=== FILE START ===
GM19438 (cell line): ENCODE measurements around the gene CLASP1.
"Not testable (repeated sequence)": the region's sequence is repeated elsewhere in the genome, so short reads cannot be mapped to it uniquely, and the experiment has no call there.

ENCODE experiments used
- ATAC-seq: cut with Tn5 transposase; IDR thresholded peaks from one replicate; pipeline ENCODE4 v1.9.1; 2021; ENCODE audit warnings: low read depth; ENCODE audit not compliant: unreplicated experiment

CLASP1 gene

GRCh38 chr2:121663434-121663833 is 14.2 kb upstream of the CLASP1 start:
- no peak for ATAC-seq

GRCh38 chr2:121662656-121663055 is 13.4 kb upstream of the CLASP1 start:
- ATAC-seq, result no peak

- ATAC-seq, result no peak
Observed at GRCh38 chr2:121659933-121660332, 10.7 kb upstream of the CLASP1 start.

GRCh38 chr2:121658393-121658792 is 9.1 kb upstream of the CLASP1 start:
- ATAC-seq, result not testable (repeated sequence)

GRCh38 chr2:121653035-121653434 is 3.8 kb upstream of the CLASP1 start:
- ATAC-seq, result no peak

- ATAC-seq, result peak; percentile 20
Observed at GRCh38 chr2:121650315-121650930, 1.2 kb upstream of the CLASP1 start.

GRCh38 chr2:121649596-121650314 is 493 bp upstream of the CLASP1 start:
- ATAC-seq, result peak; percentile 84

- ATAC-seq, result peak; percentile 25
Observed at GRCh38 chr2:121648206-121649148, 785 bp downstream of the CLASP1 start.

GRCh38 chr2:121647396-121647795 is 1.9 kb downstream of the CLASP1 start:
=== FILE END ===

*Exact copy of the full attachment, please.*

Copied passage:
GM19438 (cell line): ENCODE measurements around the gene CLASP1.
"Not testable (repeated sequence)": the region's sequence is repeated elsewhere in the genome, so short reads cannot be mapped to it uniquely, and the experiment has no call there.

ENCODE experiments used
- ATAC-seq: cut with Tn5 transposase; IDR thresholded peaks from one replicate; pipeline ENCODE4 v1.9.1; 2021; ENCODE audit warnings: low read depth; ENCODE audit not compliant: unreplicated experiment

CLASP1 gene

GRCh38 chr2:121663434-121663833 is 14.2 kb upstream of the CLASP1 start:
- no peak for ATAC-seq

GRCh38 chr2:121662656-121663055 is 13.4 kb upstream of the CLASP1 start:
- ATAC-seq, result no peak

- ATAC-seq, result no peak
Observed at GRCh38 chr2:121659933-121660332, 10.7 kb upstream of the CLASP1 start.

GRCh38 chr2:121658393-121658792 is 9.1 kb upstream of the CLASP1 start:
- ATAC-seq, result not testable (repeated sequence)

GRCh38 chr2:121653035-121653434 is 3.8 kb upstream of the CLASP1 start:
- ATAC-seq, result no peak

- ATAC-seq, result peak; percentile 20
Observed at GRCh38 chr2:121650315-121650930, 1.2 kb upstream of the CLASP1 start.

GRCh38 chr2:121649596-121650314 is 493 bp upstream of the CLASP1 start:
- ATAC-seq, result peak; percentile 84

- ATAC-seq, result peak; percentile 25
Observed at GRCh38 chr2:121648206-121649148, 785 bp downstream of the CLASP1 start.

GRCh38 chr2:121647396-121647795 is 1.9 kb downstream of the CLASP1 start: